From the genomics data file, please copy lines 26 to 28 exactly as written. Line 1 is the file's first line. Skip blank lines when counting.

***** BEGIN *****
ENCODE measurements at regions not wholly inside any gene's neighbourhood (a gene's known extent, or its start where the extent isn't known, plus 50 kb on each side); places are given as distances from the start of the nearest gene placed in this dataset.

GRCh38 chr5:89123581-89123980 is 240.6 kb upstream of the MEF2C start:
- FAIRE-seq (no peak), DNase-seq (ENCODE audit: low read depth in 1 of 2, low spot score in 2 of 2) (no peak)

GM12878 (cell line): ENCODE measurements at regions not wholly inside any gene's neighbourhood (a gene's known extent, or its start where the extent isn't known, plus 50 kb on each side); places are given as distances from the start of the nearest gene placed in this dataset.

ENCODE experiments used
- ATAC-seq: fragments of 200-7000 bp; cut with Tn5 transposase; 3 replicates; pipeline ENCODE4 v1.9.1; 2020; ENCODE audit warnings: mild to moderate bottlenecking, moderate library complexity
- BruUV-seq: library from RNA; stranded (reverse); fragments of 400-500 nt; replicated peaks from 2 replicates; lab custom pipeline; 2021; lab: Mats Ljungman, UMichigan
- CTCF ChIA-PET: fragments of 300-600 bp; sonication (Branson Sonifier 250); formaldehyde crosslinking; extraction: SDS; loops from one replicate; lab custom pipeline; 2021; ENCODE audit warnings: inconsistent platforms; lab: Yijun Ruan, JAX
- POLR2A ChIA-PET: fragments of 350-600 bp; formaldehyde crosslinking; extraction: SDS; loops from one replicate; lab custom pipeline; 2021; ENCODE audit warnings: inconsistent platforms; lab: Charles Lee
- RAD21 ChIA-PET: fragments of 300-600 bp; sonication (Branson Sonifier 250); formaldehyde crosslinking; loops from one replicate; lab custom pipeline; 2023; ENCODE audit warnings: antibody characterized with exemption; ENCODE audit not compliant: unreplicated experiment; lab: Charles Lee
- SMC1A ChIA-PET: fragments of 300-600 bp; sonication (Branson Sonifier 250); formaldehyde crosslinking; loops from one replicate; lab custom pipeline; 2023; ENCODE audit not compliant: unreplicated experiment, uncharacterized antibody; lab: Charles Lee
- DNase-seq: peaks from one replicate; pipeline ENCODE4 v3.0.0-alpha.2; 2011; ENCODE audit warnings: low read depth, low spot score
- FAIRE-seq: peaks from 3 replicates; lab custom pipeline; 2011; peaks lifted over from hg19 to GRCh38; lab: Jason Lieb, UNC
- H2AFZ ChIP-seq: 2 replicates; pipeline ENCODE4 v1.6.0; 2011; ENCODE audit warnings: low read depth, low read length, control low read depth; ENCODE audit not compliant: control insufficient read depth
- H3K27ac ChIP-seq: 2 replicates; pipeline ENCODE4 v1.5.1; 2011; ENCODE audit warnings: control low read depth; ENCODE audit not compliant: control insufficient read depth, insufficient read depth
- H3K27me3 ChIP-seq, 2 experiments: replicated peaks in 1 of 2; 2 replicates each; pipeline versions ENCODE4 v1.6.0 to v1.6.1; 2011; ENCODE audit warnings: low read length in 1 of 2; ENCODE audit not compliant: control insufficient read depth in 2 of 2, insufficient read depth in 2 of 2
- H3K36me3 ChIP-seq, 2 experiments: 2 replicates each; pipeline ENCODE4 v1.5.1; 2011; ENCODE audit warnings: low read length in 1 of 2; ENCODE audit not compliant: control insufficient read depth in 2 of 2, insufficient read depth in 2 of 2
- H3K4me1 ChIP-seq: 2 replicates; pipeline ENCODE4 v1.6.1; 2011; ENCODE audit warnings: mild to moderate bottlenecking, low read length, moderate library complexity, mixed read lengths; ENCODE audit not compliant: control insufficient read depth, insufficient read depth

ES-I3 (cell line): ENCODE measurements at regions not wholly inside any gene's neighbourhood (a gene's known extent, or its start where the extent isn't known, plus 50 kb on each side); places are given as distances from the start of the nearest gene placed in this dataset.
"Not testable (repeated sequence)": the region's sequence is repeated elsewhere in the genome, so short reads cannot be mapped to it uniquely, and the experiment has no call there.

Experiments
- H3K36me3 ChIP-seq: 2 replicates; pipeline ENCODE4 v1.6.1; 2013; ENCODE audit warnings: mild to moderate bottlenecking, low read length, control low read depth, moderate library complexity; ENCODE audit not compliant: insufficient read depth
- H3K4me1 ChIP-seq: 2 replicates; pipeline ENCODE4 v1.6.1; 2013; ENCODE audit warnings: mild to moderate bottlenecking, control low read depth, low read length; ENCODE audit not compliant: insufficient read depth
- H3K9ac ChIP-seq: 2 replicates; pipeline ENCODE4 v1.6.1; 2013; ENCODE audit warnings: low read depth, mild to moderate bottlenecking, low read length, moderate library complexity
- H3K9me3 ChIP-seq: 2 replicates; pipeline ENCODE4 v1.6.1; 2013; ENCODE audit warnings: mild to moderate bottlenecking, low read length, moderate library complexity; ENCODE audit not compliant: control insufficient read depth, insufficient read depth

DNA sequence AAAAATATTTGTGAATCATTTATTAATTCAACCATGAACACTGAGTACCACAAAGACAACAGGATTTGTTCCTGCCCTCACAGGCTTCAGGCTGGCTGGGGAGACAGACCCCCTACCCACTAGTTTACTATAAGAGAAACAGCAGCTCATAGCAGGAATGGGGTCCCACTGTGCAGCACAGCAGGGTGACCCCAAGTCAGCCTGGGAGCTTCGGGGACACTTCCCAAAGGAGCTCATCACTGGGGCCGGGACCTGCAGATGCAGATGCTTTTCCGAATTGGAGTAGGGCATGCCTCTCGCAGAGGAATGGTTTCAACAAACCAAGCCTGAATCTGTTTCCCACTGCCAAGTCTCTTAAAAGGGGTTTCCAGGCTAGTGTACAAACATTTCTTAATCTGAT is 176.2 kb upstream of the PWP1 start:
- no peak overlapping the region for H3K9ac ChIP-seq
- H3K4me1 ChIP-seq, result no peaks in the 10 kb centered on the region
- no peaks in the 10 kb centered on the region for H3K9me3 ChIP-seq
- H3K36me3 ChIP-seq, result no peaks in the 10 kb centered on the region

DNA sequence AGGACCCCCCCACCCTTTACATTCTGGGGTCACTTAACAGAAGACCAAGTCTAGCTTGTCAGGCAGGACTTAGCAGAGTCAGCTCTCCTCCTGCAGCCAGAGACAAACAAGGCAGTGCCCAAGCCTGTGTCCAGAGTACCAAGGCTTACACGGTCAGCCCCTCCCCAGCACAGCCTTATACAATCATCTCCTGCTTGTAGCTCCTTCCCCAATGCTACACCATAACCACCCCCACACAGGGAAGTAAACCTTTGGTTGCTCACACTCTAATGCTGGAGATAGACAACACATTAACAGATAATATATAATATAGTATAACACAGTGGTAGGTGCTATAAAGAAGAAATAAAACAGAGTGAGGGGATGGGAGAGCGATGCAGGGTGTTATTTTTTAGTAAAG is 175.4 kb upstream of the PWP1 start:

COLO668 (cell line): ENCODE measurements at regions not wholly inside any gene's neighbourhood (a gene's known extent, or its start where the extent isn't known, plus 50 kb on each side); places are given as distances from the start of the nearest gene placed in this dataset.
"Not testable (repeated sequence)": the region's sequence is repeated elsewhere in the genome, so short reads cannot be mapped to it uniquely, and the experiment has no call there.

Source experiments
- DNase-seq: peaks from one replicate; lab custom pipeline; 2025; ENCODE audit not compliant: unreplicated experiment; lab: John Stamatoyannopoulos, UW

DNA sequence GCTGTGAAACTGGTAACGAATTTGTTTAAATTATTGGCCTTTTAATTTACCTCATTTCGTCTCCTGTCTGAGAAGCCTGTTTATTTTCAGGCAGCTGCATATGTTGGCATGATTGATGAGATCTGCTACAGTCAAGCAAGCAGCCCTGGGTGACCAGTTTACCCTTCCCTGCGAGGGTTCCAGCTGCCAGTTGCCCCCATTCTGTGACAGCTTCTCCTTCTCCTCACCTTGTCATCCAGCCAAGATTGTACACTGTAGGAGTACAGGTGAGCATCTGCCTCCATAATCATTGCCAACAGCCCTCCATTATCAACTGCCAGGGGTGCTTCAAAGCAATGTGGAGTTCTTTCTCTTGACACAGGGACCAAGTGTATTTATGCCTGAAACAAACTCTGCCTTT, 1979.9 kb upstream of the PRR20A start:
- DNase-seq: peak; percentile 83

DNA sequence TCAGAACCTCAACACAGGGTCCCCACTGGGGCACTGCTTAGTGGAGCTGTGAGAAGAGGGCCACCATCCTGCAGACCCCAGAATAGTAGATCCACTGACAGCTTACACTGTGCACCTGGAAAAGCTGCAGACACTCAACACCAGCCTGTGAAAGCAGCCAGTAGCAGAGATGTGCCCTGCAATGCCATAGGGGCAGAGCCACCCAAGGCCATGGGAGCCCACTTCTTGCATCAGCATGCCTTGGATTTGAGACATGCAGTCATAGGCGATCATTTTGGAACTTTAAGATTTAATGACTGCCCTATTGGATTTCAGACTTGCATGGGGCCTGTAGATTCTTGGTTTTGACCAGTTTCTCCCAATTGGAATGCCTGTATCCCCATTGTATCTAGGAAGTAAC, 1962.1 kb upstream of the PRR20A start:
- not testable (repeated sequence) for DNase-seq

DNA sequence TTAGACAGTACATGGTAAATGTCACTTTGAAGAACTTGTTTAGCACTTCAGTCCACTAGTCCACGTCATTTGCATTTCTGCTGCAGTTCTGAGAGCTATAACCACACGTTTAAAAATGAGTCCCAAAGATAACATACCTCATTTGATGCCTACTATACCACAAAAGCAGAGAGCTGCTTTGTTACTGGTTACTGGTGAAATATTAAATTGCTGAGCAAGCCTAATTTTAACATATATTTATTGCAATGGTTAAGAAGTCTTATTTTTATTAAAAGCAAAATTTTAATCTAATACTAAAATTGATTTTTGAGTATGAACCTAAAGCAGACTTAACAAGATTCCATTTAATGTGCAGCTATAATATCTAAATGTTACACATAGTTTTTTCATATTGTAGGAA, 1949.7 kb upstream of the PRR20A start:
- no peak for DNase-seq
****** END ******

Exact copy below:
DNA sequence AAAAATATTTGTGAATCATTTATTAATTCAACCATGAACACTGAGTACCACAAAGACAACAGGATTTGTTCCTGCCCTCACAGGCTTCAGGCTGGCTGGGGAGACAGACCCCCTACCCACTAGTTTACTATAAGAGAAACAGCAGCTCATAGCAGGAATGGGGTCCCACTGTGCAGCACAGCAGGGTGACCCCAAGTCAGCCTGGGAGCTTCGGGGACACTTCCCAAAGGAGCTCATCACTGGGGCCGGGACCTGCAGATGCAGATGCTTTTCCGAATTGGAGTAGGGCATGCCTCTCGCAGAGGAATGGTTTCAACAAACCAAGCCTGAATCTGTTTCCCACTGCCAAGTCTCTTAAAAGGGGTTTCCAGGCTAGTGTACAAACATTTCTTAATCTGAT is 176.2 kb upstream of the PWP1 start:
- no peak overlapping the region for H3K9ac ChIP-seq
- H3K4me1 ChIP-seq, result no peaks in the 10 kb centered on the region